Tuesday, January 22, 2013

1301.4651 (Georgios Chintzoglou et al.)

Reconstructing the Subsurface Three-Dimensional Magnetic Structure of A Solar Active Region Using SDO/HMI Observations    [PDF]

Georgios Chintzoglou, Jie Zhang
A solar active region (AR) is a three-dimensional magnetic structure formed in the convection zone, whose property is fundamentally important for determining the coronal structure and solar activity when emerged. However, our knowledge on the detailed 3-D structure prior to its emergence is rather poor, largely limited by the low cadence and sensitivity of previous instruments. Here, using the 45-second high-cadence observations from the Helioseismic and Magnetic Imager (\emph{HMI}) onboard the Solar Dynamics Observatory (\emph{SDO}), we are able for the first time to reconstruct a 3-D datacube and infer the detailed subsurface magnetic structure of NOAA AR 11158 and to characterize its magnetic connectivity and topology. This task is accomplished with the aid of the image-stacking method and advanced 3-D visualization. We find that the AR consists of two major bipoles, or four major polarities. Each polarity in 3-D shows interesting tree-like structure, i.e. while the root of the polarity appears as a single tree-trunk-like tube, the top of the polarity has multiple branches consisting of smaller and thinner flux-tubes which connect to the branches of the opposite polarity that is similarly fragmented. The roots of the four polarities align well along a straight line, while the top branches are slightly non-coplanar. Our observations suggest that an active region, even appearing highly complicated on the surface, may originate from a simple straight flux-tube that undergoes both horizontal and vertical bifurcation processes during its rise through the convection zone.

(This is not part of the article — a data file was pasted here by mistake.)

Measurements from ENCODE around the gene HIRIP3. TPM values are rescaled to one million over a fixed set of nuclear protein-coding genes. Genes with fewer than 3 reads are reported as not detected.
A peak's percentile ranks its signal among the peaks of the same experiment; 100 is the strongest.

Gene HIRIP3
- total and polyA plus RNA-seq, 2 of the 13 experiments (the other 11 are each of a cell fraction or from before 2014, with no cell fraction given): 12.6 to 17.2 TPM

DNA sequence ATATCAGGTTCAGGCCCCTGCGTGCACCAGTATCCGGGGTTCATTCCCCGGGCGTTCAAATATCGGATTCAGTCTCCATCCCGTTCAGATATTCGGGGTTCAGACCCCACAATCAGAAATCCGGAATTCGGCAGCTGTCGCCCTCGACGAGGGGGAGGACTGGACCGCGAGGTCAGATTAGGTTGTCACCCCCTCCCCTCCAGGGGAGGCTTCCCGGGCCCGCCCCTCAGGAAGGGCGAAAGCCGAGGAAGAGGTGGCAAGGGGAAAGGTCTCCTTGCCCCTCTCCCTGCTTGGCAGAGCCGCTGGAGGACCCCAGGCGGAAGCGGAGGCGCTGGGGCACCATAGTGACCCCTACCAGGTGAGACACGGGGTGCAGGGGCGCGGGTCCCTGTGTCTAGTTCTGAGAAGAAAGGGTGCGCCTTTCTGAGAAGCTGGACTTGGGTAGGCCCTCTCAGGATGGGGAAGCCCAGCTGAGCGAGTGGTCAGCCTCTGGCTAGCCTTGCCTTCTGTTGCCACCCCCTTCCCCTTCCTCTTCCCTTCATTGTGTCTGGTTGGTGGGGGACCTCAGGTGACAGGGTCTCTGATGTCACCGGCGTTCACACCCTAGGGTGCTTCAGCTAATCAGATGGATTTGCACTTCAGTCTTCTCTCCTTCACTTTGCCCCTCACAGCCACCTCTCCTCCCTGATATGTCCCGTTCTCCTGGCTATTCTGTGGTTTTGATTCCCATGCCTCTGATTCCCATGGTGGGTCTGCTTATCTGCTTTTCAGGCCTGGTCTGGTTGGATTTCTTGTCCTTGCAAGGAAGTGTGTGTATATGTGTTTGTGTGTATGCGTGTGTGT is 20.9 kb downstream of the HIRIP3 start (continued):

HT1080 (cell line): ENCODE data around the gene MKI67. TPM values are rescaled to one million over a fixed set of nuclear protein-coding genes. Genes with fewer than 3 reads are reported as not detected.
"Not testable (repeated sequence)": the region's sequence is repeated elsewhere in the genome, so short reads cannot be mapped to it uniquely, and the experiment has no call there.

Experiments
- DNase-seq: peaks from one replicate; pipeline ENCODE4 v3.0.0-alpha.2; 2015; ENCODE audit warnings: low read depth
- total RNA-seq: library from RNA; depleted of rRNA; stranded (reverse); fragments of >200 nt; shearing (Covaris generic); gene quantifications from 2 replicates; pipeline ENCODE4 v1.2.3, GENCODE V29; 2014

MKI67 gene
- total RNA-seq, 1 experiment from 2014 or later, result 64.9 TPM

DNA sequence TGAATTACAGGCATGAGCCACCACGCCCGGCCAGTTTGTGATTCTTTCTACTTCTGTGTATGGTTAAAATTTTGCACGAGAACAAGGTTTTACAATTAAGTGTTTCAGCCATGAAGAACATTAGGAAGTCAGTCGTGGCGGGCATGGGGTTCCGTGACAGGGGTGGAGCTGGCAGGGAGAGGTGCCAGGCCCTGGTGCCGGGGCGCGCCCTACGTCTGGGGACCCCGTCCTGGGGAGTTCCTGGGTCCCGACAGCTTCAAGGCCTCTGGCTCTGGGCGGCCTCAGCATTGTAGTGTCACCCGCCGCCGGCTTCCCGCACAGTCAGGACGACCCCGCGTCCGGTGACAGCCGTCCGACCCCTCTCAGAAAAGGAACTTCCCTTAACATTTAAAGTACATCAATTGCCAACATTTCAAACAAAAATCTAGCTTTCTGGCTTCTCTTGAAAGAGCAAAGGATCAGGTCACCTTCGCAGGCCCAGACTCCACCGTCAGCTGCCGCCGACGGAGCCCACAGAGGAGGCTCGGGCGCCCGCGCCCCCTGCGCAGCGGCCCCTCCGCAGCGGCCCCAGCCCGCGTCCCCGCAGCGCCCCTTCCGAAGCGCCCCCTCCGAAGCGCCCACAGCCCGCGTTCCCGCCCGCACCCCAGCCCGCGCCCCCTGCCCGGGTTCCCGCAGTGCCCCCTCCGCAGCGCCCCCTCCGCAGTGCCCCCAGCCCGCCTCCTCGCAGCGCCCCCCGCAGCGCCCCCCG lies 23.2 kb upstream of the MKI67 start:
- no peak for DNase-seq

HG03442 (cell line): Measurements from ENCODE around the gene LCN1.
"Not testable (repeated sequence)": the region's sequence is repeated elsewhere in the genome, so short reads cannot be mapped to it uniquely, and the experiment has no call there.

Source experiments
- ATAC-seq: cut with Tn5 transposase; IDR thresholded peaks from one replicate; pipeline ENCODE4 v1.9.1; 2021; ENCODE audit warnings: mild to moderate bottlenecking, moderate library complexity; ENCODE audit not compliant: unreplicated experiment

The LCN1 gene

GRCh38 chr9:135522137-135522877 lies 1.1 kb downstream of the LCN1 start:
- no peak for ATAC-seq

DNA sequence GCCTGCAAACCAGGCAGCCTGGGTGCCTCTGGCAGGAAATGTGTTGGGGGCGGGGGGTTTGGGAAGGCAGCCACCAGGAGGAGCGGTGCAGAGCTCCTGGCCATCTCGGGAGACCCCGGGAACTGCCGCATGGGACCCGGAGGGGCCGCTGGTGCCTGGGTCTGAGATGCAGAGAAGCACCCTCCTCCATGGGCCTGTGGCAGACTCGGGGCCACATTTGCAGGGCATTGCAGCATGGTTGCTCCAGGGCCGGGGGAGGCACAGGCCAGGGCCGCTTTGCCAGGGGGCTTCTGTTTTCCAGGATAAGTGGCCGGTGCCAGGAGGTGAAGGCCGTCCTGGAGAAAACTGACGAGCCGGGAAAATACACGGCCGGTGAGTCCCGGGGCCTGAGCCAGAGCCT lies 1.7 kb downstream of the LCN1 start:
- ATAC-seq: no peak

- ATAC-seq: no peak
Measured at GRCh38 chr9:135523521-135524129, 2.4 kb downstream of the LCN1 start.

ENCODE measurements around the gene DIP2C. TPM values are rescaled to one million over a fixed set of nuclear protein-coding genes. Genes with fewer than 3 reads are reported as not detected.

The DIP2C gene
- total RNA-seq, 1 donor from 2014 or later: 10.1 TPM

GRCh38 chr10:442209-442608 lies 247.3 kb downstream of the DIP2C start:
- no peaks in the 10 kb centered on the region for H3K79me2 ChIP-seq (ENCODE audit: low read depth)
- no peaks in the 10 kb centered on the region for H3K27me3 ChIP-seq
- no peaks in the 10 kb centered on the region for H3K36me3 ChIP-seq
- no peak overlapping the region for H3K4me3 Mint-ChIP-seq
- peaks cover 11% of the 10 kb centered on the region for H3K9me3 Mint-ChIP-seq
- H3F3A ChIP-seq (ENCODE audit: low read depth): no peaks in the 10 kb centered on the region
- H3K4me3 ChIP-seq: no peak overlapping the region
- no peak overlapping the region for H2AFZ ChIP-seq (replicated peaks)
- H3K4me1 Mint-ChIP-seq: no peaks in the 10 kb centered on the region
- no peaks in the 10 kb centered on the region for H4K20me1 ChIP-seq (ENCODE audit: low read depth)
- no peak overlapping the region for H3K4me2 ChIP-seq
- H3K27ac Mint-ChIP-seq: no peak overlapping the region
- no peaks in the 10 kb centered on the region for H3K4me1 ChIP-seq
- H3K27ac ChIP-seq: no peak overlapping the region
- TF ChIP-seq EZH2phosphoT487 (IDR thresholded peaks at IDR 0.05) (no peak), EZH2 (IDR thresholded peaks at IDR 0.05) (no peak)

View original: http://arxiv.org/abs/1301.4651

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